We’ve talked at length about what Personal Learning Networks (PLN) are, ruminated upon what makes up our own network right now and we’ve hopefully even explored a few new sources for connections. We’ve also recognized the need for participation and identification of other professionals who share our interests and with whom a dialog can be started.These individuals begin to form our learning community.Now we need to consider the characteristics of a healthy PLN and what our roles and responsibilities are as community members.
Common Topic or Field of Interest: A Clear Purpose
Most successful learning communities have a clearly defined area of study (such as personal knowledge management for academics) or a specific purpose (for example individuals from diverse areas of study that are all dedicated to improving their presentation skills). To have this clearly stated and agreed upon mission or statement of purpose available to group participants helps keep the group targeted and on task.
Affordable Alternative Method of Professional Development
One of the many benefits of online learning communities is that they can help participants work toward personal development and training objectives in their formal job reviews. Some of the larger and well organized groups especially embrace this aspect of their learning community and even develop programs that individuals can complete for “certificates” to add to their annual evaluations. Many participants in online learning, however, simply embrace the convenience and affordability of the venue and consider it a vital part of their personal development.
Potential for Global Participation
Global participation is one exciting aspect of online learning communities. The opportunity to communicate with other professionals around the world enriches discussion and growth for everyone. The potential learning for individuals in isolated areas is immense, but equally valuable is the mix of experience and social, political or logistic context from participants of differing cultures and backgrounds.
Can contain both synchronous and asynchronous features
The ability of online learning communities to develop both synchronous (Google+ hangouts, twitter chats, webinars) and asynchronous (posting boards on topics, blog rolls, etc) adds vitality to the community, fostering the development of connections between participants. Using different methods of engagement also allows individuals with preferences for active interchanges and brainstorming kind of interactions (chats) and those who prefer more methodical and thoughtful contributions (board posts, blogs etc) to both participate in ways that are most comfortable with their style.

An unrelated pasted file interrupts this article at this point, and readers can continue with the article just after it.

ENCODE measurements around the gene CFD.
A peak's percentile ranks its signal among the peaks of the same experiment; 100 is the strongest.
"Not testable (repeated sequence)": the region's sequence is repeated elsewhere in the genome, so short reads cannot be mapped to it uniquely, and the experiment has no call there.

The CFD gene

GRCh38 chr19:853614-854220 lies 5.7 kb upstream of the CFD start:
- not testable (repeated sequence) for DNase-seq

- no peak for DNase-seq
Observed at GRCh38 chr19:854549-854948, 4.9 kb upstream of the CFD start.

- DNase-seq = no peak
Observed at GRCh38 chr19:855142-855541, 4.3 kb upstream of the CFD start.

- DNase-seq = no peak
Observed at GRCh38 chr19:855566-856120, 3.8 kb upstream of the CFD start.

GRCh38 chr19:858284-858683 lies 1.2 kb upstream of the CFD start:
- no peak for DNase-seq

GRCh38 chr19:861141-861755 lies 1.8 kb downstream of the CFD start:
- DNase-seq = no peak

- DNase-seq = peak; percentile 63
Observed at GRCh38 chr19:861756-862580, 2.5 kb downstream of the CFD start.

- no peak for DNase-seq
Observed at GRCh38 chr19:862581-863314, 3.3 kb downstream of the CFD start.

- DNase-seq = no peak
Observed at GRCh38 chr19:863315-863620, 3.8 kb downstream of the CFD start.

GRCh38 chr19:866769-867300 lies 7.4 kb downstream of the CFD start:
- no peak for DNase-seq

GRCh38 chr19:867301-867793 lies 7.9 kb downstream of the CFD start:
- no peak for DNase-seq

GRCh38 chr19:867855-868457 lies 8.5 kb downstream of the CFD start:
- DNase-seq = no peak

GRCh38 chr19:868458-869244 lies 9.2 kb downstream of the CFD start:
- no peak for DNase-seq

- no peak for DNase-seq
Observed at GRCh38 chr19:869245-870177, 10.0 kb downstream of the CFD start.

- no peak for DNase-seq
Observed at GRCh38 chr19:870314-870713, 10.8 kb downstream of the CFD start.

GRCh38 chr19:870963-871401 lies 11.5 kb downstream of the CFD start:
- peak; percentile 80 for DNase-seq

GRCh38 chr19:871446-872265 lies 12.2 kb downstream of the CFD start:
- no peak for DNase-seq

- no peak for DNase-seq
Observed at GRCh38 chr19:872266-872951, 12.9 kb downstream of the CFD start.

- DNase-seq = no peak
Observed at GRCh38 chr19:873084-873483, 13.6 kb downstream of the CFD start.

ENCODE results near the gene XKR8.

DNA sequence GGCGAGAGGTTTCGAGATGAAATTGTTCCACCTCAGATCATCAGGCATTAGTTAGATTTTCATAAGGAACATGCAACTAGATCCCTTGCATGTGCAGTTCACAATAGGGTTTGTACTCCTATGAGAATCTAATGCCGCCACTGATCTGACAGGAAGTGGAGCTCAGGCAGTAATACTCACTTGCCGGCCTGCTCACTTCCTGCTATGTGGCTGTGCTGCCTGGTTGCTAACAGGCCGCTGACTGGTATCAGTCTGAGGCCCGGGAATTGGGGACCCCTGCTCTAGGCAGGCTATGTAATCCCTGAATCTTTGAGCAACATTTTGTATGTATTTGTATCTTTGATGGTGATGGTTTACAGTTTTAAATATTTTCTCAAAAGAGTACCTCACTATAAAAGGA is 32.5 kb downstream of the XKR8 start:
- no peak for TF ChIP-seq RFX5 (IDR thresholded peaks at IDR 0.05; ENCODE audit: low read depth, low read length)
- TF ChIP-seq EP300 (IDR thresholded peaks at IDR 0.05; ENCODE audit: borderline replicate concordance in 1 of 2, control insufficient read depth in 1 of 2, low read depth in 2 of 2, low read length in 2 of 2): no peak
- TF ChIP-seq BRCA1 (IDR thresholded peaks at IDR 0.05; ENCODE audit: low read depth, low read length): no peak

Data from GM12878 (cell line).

Common commitment to the growth of the topic/group
For a group to sustain itself for the long term, a common commitment to the growth and feeding of the group purpose is essential. Many groups fizzle after a vigorous beginning because the participants have not reached a common sense of ownership and commitment to the group and each other and individuals fail to faithfully seek and provide new insights, resources, questions and participation.
Flexible and Customizable to an Individuals Personal Learning Objectives
All of this talk of common purposes and commitments does not suggest that the group should become rigid. Rigid groups are also subject to shattering. A group that is flexible and that an individual can see how they can customize and suggest threads of conversation, activities, etc that help them meet their own personal learning objectives is also important. If the common commitment to the group is there, individuals can be more assured that they will have others participate on their topics as they also participate in the topics others put forward. This being said, it is possible that an individual will have more than one learning community. I might belong to one group to improve my presentation abilities, yet still have a different group that focuses on the creative writing process, for example.
New Knowledge is created and explored via the collective collaboration
The most successful and sustainable communities are those where active collaboration and brainstorming results in collective sharing that gives birth to new insights, new concepts and new knowledge. An online learning community that promotes this kind of rich exchange of ideas, experiences and resources will continue to attract motivated individuals, thus enriching itself and assuring its longevity.
A Variety of Viewpoints are represented and Trust and Respect for Others Exists